» Crown Jewels
March 22, 2018
Well Begun is Half Done.
(and Mary Poppins)
I finished a quilt top yesterday! It is a version of Crown Jewels using shot cottons in “jewel-like” tones. I made it slightly smaller than the original version thinking it might some day hang on a wall in my house. I also set it slightly different than the original quilt. I used an even number of block quarters, so there is the illusion of half a cross on either side of the quilt. I like the idea of customizing using subtle differences. Sometimes these differences are deliberate and happen immediately at the start of making a quilt. Other times they unfold as it is being sewn. In this case, the latter is definitely true! As I was sewing and laying out the blocks, aside from editing some of the colors out, I decided that some of the blocks I had sewn were not in color combinations that I liked. They, too, were edited out and I was left with a smaller number of blocks. Of course one can always say that design decisions are deliberate….who’s to know? At the moment, I have it pinned to the wallhanging above my couch so that I can live with it for a little bit and decide how to quilt it.
Working with shot cottons can be a little bit different than working with regular quilting cottons. The fabrics I used are specifically Westminster shot cottons, and I find them to be a little looser in weave that other fabrics. That means they can be prone to raveling a little and stretching when they are sewn and/or ironed. I love the look of them, though, so I don’t let that stop me from using them in my quilts. In the best of all possible ways, they have a worn look about them. Sort of like fabric with an old soul.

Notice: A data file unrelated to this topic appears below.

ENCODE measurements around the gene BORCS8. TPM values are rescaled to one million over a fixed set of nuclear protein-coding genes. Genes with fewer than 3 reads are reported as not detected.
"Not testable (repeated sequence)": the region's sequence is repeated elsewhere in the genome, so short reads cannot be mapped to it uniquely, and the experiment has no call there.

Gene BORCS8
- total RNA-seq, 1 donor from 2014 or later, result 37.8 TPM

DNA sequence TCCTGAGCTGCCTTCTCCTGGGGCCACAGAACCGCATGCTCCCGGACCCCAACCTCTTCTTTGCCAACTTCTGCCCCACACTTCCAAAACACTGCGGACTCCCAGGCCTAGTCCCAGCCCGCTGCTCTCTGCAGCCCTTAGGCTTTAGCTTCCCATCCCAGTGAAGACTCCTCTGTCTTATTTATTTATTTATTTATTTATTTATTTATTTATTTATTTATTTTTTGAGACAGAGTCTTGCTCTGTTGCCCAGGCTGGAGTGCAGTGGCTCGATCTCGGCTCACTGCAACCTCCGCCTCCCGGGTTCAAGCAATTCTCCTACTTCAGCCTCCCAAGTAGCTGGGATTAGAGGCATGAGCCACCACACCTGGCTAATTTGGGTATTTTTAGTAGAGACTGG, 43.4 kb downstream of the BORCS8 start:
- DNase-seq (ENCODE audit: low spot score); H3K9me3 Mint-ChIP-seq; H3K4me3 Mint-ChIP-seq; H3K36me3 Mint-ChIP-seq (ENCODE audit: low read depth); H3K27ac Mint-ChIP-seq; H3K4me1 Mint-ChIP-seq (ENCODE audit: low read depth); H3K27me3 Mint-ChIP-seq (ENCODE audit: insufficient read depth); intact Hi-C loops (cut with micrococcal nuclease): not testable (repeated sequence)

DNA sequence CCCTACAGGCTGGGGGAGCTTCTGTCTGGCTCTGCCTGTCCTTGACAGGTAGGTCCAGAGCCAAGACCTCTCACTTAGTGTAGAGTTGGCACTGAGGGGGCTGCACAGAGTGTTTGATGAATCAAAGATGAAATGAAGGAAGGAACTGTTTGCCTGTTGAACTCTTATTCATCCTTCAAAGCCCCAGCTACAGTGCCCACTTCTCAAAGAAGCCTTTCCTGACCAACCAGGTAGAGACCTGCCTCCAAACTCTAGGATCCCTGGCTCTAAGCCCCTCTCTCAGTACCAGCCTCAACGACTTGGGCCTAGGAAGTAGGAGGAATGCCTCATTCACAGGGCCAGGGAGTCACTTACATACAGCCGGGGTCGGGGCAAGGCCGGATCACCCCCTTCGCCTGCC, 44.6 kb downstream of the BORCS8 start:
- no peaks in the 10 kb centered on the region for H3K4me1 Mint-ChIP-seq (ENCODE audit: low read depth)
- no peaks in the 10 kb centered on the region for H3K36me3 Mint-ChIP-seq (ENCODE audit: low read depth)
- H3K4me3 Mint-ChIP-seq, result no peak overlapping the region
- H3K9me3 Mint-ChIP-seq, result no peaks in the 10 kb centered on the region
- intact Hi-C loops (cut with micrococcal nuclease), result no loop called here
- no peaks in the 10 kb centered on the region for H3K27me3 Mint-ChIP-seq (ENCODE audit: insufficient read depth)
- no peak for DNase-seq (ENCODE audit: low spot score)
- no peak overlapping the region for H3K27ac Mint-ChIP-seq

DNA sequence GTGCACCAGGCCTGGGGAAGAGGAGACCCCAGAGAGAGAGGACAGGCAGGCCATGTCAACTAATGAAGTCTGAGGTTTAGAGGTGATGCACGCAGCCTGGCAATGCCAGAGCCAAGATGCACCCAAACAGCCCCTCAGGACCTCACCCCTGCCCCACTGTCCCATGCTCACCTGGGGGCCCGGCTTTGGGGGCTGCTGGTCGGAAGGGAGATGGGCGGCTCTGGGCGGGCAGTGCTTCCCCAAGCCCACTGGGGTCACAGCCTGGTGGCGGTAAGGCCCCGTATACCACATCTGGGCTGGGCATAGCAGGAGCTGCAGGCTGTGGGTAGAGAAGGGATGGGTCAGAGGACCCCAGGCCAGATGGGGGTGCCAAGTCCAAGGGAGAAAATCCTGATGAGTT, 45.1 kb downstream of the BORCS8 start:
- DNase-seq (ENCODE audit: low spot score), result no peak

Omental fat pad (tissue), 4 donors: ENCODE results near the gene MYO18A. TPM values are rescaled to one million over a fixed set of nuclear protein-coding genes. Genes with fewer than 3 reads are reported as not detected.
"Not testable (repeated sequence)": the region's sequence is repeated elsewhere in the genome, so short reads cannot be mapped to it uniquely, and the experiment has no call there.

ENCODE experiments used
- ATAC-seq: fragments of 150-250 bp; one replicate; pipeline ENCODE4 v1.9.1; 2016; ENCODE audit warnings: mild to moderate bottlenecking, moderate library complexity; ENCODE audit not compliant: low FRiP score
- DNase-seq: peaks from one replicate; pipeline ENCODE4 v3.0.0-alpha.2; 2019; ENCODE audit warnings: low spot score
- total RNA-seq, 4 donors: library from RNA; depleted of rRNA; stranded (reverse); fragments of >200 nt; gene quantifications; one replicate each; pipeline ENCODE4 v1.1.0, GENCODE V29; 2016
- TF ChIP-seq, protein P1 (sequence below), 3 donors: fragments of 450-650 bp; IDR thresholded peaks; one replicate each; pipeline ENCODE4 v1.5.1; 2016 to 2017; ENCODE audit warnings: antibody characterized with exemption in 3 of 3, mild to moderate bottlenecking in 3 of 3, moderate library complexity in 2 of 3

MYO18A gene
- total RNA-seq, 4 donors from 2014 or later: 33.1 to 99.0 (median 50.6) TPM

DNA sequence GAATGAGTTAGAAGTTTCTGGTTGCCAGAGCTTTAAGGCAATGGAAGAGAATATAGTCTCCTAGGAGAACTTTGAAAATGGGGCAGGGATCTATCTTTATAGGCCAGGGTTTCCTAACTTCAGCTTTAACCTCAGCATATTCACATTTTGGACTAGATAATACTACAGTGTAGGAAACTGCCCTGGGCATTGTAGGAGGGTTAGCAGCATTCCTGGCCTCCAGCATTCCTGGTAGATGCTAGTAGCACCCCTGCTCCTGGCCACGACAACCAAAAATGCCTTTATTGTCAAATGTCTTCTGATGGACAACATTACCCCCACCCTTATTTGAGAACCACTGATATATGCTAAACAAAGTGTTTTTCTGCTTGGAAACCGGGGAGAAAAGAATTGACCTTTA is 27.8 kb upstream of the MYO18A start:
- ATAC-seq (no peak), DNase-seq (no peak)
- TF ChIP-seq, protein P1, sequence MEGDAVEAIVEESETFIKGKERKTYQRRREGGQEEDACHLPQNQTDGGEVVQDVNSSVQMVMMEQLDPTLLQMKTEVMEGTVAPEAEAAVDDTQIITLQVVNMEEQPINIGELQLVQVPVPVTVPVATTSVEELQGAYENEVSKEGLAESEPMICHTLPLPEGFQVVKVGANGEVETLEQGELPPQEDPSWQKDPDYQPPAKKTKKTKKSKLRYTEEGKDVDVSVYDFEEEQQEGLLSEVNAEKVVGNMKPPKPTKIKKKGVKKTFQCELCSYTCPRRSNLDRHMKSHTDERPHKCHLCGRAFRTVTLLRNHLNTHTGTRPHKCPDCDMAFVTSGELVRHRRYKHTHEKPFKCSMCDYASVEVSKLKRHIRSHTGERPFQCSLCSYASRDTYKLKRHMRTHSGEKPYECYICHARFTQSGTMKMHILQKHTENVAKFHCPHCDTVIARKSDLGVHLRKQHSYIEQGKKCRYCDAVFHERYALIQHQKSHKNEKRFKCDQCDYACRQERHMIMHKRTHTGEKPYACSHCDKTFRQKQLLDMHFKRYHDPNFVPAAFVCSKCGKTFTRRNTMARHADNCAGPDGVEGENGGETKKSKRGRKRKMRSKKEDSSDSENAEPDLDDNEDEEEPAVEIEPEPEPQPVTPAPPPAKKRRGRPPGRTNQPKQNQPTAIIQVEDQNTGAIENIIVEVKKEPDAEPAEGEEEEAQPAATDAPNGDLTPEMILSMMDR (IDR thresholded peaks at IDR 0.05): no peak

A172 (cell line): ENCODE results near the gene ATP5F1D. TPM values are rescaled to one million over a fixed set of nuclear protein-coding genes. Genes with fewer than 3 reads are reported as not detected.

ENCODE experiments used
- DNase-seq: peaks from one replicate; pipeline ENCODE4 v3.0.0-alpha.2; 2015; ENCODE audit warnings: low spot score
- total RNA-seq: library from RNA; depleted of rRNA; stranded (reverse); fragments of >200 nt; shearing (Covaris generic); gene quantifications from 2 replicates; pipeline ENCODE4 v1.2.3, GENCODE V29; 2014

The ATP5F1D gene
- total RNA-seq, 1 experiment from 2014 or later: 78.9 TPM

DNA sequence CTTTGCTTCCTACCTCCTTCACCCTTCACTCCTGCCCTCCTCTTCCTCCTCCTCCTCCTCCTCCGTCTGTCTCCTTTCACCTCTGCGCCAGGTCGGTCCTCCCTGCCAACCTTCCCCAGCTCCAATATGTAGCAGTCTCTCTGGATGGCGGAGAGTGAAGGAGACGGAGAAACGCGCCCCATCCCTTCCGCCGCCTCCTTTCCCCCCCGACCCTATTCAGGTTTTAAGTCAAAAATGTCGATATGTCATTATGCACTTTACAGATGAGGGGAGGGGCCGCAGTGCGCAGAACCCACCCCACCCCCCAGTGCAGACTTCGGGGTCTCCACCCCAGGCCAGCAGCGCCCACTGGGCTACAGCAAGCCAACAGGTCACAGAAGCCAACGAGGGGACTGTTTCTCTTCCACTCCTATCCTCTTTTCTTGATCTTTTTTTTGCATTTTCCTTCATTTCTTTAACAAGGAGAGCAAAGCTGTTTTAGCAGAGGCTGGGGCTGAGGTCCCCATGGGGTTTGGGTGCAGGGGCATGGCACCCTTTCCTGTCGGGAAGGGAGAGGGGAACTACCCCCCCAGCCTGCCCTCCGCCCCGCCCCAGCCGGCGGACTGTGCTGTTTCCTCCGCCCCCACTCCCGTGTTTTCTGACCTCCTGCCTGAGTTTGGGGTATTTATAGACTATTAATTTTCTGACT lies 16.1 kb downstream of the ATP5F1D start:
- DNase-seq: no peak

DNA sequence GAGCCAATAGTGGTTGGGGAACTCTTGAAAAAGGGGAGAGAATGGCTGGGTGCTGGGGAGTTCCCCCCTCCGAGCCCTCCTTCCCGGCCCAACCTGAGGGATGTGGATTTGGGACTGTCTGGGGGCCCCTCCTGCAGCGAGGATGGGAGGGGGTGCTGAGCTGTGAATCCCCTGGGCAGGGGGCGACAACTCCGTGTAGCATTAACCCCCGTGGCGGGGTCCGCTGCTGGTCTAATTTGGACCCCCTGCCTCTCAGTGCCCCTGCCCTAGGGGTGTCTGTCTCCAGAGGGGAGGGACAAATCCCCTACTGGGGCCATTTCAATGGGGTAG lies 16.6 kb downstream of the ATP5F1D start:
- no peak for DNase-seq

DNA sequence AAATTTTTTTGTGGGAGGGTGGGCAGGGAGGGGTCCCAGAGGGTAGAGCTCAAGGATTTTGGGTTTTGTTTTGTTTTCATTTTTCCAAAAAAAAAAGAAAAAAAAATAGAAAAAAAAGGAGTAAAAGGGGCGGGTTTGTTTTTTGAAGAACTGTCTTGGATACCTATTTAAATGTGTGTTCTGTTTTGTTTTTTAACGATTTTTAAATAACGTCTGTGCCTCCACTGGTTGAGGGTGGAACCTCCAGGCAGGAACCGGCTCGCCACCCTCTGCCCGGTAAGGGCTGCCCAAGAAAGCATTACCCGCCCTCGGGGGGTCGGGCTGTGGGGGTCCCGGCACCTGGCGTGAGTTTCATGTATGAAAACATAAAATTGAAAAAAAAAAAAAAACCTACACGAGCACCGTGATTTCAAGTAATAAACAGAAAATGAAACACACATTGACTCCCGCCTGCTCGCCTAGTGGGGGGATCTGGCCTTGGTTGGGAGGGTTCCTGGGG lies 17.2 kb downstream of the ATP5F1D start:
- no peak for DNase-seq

I like to use spray starch when sewing with shot cottons (just regular Niagra or whatever brand your grocery store carries is great) and always reduce my stitch length to 2.0 or just slightly larger. I also sew more slowly than I do normally. This may sound silly but frequently I put the pedal to the metal – so to speak- if I am excited about getting something done. Slowing down and sewing more deliberately results in seams that are more straight and even. It also reduces the possibility of the fabric stretching, and makes it less necessary for you to have to stretch your blocks to make them fit together in the end. I am not an expert of precision piecing by any means but I have found a few tips that make it harder to tell!
In addition, I usually sew this quilt together in quadrants rather than in rows. When I sew blocks together in rows they often ten to slant downward for some reason. I seem to be able to fix this by sewing quarters of the quilt together and then to each other. There are many methods of keeping track of your blocks as you sew them together. My favorite is chalk pencils. There’s too much going on in my house for methods other than marking each block with a number to work.
This sample is going in my “to be quilted pile” where it will wait along with the others – hopefully not for too long. I seem to be able to sew quilts faster than I can quilt them these days. Or maybe I just like piecing better than quilting. Either way, I never manage to zero out that pile!